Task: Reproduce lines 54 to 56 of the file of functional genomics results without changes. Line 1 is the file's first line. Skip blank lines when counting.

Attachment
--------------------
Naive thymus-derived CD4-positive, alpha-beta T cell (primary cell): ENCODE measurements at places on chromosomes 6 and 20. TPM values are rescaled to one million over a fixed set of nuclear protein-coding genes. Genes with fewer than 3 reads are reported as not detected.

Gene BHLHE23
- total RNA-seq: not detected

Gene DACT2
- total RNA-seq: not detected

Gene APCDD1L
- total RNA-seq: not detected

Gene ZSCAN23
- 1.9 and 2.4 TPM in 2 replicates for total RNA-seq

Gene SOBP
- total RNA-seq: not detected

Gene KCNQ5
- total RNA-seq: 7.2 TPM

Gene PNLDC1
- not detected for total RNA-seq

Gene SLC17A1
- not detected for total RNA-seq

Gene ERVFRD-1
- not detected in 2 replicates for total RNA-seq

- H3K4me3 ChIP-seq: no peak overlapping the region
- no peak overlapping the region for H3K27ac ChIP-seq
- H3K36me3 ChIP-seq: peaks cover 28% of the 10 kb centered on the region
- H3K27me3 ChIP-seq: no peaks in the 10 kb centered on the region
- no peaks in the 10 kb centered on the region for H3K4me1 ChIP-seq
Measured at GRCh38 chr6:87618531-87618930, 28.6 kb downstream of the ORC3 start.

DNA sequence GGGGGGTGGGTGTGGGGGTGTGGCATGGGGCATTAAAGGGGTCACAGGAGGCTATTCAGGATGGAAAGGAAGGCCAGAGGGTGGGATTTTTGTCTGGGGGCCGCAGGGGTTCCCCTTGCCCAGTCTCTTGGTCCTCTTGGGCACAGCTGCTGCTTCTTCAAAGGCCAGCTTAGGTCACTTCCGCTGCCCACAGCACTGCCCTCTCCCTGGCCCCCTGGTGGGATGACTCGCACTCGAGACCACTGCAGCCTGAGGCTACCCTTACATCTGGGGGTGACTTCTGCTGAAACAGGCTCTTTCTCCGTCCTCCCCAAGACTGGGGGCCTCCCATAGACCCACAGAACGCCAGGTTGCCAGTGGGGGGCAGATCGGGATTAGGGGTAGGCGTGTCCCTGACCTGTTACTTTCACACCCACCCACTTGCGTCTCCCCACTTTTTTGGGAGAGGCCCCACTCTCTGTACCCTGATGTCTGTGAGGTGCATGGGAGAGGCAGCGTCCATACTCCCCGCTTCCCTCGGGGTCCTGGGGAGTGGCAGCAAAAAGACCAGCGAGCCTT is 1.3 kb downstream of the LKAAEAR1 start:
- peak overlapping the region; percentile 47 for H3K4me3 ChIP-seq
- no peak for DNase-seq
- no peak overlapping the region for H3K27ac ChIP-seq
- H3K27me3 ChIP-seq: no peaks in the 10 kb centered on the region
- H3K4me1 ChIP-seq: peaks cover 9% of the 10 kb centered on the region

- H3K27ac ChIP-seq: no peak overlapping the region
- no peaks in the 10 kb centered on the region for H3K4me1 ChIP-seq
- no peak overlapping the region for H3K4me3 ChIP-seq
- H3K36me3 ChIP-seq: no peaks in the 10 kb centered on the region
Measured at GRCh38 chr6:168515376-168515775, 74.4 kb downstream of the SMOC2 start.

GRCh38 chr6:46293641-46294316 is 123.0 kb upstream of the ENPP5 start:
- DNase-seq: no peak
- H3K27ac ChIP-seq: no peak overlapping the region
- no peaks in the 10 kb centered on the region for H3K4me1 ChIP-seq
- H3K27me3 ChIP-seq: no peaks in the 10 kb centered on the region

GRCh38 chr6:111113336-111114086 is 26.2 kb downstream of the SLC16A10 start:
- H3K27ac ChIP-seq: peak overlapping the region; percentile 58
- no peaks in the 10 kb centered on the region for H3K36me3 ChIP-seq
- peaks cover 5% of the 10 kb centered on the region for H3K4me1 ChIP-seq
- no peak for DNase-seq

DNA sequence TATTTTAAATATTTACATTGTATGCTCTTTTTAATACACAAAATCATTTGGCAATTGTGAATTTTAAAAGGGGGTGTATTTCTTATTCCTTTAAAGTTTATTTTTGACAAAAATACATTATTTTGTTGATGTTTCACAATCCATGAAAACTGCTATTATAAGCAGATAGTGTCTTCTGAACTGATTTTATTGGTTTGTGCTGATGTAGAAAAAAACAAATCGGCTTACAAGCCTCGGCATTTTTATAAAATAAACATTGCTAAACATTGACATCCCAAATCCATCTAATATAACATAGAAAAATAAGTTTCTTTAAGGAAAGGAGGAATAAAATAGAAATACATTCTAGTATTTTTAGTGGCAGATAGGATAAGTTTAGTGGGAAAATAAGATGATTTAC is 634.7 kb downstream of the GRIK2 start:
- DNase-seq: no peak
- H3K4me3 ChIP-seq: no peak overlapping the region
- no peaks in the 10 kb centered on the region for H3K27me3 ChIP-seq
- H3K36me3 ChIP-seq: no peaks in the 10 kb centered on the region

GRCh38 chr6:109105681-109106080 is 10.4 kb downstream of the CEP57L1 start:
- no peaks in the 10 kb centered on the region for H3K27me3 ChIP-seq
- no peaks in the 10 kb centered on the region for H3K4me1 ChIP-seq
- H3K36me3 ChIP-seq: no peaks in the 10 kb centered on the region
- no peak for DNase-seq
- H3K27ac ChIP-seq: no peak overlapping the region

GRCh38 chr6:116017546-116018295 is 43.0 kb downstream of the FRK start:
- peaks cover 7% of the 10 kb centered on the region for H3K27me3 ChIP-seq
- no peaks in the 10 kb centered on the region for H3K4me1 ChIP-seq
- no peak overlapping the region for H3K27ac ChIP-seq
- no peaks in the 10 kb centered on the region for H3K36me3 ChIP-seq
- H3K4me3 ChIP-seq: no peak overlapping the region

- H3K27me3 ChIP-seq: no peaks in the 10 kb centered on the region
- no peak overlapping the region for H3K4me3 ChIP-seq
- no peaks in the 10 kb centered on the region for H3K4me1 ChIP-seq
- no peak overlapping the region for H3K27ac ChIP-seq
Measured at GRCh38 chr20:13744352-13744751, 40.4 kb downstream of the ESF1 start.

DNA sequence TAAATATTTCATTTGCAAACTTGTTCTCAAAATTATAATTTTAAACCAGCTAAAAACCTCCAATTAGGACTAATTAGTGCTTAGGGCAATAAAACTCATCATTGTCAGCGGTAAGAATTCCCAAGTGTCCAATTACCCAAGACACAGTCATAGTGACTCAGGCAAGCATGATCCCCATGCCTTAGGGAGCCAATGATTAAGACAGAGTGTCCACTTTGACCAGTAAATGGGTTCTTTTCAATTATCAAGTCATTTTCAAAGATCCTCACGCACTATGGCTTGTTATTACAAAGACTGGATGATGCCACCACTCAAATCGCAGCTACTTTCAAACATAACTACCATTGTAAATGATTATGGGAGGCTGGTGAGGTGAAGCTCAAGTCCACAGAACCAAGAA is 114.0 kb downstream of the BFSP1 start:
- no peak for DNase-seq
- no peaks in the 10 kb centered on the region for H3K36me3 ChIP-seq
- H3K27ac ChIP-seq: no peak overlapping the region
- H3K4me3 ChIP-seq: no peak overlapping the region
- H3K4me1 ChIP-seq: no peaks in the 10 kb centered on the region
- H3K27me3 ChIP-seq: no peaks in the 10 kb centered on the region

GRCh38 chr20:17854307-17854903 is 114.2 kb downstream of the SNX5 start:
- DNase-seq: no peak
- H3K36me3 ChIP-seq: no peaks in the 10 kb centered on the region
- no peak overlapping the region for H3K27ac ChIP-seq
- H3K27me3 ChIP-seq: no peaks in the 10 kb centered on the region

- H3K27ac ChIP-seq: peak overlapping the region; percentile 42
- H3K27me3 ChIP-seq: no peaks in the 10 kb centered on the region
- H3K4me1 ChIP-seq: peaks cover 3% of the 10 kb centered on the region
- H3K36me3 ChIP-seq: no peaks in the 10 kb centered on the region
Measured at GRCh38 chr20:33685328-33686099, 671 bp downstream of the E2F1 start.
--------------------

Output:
- no peaks in the 10 kb centered on the region for H3K4me1 ChIP-seq
- H3K36me3 ChIP-seq: no peaks in the 10 kb centered on the region
- no peak for DNase-seq